Focus on cost management.  Cash is king. Retaining cash within the organization is essential for survival and longer term prosperity. Designing an organization that focuses at an operational level on cash management will significantly enhance performance.

Focus on quality. Higher quality improves repeat purchase, improves pricing, and drives down costs in many areas of the enterprise. Designing an organization that emphasizes quality will significantly enhance performance.

Skills. Skills levels will have impacts on flexibility, quality, productivity, creativity and problem solving, speed, and quality of output. Designing an organisation that enhances skills and the retaining of skills will enhance overall performance.

Team based. The existence of teams will influence the quality of decision making, project management ability, the level of shared values, the breadth and depth of communication, creativity and problem solving. Designing an organisation which is based around teams will enhance overall performance.

Project based. Converting implementation into projects involves the understanding of tasks, timelines, budget, specification and risk. Focusing on projects provides greater control for the organization and greater understanding of the problems faced. Designing an organization with a focus on projects will enhance overall performance.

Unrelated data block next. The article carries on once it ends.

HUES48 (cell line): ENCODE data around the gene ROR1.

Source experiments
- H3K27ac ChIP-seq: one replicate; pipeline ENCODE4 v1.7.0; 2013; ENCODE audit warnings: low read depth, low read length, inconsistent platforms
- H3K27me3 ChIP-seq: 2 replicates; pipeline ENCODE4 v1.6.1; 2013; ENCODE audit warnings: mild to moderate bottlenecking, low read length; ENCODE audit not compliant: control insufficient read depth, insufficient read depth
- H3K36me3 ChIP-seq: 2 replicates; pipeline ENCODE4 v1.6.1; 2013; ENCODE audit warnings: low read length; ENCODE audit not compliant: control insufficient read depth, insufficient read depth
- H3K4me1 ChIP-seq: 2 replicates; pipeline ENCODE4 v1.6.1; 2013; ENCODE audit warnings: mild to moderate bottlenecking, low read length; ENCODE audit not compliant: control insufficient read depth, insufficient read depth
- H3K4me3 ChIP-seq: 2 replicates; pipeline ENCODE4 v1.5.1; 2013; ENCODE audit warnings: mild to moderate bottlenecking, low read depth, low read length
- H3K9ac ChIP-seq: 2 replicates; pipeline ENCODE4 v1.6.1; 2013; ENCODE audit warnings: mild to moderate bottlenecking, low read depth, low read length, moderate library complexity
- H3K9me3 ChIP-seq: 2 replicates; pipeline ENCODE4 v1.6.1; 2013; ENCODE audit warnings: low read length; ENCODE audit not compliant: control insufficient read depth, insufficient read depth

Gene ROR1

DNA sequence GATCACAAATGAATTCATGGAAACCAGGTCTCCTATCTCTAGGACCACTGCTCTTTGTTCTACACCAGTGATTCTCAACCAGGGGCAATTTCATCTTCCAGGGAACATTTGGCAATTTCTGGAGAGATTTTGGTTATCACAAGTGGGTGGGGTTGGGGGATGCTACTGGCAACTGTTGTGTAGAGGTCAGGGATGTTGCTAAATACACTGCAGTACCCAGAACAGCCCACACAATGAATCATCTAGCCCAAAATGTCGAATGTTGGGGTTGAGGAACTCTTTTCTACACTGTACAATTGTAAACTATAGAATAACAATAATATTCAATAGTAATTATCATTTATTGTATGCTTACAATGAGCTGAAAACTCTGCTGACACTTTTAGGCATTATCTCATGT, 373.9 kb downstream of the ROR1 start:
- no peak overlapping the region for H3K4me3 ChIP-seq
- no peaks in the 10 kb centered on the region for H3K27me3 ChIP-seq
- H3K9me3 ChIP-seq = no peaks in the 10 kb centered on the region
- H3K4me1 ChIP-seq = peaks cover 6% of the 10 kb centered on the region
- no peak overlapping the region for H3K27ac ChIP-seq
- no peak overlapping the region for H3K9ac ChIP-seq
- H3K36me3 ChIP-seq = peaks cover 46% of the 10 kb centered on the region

Succession planning. Clear and steady progress of individuals within the organization to levels of higher and higher responsibility is an essential part of the development of human capital. Designing an organisation that is able to deliver this will enhance overall performance.

Formal/ rules based. A formal/ rules based organisation will tend to be far more transparent than one operating on informal systems without clearly defined rules, improving decision making, responses. Designing an organization which emphasizes rule based approaches (including corporate governance) will enhance overall performance.